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I am using ddply to execute glm on subsets of my data. I am having difficulty accessing the estimated Y values. I am able to get the model parameter estimates using the below code, but all the variations I've tried to get the fitted values have fallen short. The dependent and independent variables in the glm model are column vectors, as is the "Dmsa" variable used in the ddply operation.

Define the model:

Model <- function(df){coef(glm(Y~D+O+B+A+log(M), family=poisson(link="log"), data=df))}

Execute the model on subsets:

Modrpt <- ddply(msadata, "Dmsa", Model)

Print Modrpt gives the model coefficients, but no Y estimates.

I know that if I wasn't using ddply, I can access the glm estimated Y values by using the code:

Model <- glm(Y~D+O+B+A+log(M), family=poisson(link="log"), data=msadata)

fits <- Model$fitted.values

I have tried both of the following to get the fitted values for the subsets, but no luck:

fits <- fitted.values(ddply(msadata, "Dmsa", Model))

fits <- ddply(msadata, "Dmsa", fitted.values(Model))

I'm sure this is a very easy to code...unfortunately, I'm just learning R. Does anyone know where I am going wrong?

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Please make the example reproducible by providig some sample data, e.g. dput( msadata) or use a built-in dataset like data(iris) – Simon O'Hanlon Aug 6 '13 at 14:00
1  
Just replace coef by fitted in your Model function. – agstudy Aug 6 '13 at 14:01
up vote 3 down vote accepted

You can use an anonymous function in your call to ddply e.g.

require(plyr)
data(iris)
model <- function(df){
    lm( Petal.Length ~ Sepal.Length + Sepal.Width , data = df )
    }

ddply( iris , "Species" , function(x) fitted.values( model(x) ) ) 

This has the advantage that you can also, without rewriting your model function, get thecoef values by doing

    ddply( iris , "Species" , function(x) coef( model(x) ) )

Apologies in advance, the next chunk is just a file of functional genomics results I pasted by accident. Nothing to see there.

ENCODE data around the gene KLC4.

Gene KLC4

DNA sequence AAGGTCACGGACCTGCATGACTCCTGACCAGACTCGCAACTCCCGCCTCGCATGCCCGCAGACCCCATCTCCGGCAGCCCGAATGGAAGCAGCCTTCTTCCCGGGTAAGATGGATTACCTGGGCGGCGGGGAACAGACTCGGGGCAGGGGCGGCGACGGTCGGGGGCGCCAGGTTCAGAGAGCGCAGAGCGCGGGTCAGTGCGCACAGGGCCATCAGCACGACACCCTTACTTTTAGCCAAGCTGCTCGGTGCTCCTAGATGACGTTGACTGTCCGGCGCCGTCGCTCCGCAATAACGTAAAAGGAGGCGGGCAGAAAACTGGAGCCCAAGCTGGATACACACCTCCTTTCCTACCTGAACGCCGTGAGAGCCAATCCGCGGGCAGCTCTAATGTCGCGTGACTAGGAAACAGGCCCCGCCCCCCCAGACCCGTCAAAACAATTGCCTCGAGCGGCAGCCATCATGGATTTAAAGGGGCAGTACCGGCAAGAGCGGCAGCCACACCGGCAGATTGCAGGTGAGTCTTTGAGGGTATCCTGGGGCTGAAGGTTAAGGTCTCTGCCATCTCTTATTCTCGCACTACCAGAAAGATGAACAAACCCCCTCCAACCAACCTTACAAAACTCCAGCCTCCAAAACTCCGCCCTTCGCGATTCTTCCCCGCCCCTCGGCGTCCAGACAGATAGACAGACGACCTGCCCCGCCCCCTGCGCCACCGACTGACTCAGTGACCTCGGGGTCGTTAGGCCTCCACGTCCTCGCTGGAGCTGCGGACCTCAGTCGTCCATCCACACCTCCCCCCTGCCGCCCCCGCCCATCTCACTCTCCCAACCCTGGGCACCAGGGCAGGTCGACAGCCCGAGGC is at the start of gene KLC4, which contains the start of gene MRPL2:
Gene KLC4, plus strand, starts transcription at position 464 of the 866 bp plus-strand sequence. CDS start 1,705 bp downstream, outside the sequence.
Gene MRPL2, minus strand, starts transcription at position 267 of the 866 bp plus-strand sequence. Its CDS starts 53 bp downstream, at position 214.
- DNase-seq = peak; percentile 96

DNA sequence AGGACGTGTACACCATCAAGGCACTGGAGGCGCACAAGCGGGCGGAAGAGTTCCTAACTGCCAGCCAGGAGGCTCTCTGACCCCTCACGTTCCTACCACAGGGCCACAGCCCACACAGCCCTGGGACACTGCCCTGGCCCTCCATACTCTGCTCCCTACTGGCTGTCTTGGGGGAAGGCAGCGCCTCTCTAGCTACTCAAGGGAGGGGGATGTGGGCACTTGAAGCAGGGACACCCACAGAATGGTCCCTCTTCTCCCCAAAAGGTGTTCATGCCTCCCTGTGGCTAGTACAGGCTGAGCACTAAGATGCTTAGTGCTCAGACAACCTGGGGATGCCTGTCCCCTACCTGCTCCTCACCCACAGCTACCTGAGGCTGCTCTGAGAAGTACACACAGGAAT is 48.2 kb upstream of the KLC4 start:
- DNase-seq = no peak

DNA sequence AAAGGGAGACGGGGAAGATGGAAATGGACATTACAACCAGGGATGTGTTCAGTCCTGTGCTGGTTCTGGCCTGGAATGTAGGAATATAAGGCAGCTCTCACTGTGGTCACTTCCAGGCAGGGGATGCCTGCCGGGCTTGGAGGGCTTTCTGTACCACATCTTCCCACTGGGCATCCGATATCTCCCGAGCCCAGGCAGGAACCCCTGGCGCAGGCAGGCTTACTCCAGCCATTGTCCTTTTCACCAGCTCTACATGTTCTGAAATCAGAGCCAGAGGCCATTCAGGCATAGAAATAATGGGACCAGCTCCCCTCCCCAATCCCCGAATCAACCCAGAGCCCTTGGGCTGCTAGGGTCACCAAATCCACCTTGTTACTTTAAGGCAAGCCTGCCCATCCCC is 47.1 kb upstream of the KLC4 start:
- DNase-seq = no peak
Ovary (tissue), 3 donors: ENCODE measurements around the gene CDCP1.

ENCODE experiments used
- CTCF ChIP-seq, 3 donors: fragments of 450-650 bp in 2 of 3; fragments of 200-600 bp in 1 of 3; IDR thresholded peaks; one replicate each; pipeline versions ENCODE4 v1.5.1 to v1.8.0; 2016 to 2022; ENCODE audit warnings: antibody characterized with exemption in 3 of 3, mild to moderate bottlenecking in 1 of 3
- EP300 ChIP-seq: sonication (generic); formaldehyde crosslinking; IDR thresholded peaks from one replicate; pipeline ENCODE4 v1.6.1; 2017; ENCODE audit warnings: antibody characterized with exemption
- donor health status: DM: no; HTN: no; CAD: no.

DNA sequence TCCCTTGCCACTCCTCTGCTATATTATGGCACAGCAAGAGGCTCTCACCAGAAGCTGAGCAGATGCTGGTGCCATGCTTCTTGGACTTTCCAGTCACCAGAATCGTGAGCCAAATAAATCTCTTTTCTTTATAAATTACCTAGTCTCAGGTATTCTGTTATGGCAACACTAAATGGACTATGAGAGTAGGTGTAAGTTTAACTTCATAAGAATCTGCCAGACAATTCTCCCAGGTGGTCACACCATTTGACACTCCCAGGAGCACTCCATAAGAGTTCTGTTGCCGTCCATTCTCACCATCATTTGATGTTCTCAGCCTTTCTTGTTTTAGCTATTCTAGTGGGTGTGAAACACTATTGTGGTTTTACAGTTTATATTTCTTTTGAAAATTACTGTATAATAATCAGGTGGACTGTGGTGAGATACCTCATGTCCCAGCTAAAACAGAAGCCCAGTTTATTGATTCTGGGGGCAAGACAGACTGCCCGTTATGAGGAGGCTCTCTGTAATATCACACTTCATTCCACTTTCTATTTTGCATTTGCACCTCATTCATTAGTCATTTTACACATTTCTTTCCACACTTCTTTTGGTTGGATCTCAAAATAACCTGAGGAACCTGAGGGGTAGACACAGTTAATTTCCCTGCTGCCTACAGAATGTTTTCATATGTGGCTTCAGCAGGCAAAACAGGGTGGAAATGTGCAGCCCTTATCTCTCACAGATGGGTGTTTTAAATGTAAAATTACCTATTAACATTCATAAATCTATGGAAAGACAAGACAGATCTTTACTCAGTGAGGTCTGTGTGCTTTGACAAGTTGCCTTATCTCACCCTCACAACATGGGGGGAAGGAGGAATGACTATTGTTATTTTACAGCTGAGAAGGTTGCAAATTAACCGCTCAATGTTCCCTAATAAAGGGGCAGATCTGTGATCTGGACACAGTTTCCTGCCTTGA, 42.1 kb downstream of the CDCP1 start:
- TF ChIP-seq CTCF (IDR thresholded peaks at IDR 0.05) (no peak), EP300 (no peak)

As @James points out, this will fall down if you have splits of unequal size, better to use dlply which puts the result of each subset in it's own list element.

(I make no claims for statistical relevance or correctness of the example model - it is just an example)

share|improve this answer
    
This only works if the splits are of equal size. To use this more generally, use dlply instead of ddply. – James Aug 6 '13 at 14:11
    
@James excellent point – Simon O'Hanlon Aug 6 '13 at 14:15
    
Simon, I think this is nearly what I need. Using this code, I am able to get the coef version to work (your bottom line of code), but when I use the fitted.values code I get the following error: Error in list_to_dataframe(res, attr(.data, "split_labels")) : Results do not have equal lengths. Any idea what may be causing this? – Carter Aug 6 '13 at 14:20
    
Yes, read James comment above and use dlply instead of ddply, you have unequal splits in your data (the data.frames that are returned do not have same number of columns) – Simon O'Hanlon Aug 6 '13 at 14:22
    
Yes, got it to work! Thank you to James and Simon. To clarify then, if I have 5 subsets, I should get 5 output lists using dlply, correct? How then would I pull these lists together as vectors where each list is a row vector (i.e., resulting in 5 rows with a column for each observation)? – Carter Aug 6 '13 at 14:34

I'd recommending doing this in two steps:

library(plyr)

# First first the models
models <- dlply(iris, "Species", lm, 
  formula = Petal.Length ~ Sepal.Length + Sepal.Width )

# Next, extract the fitted values
ldply(models, fitted.values)

# Or maybe
ldply(models, as.data.frame(fitted.values))
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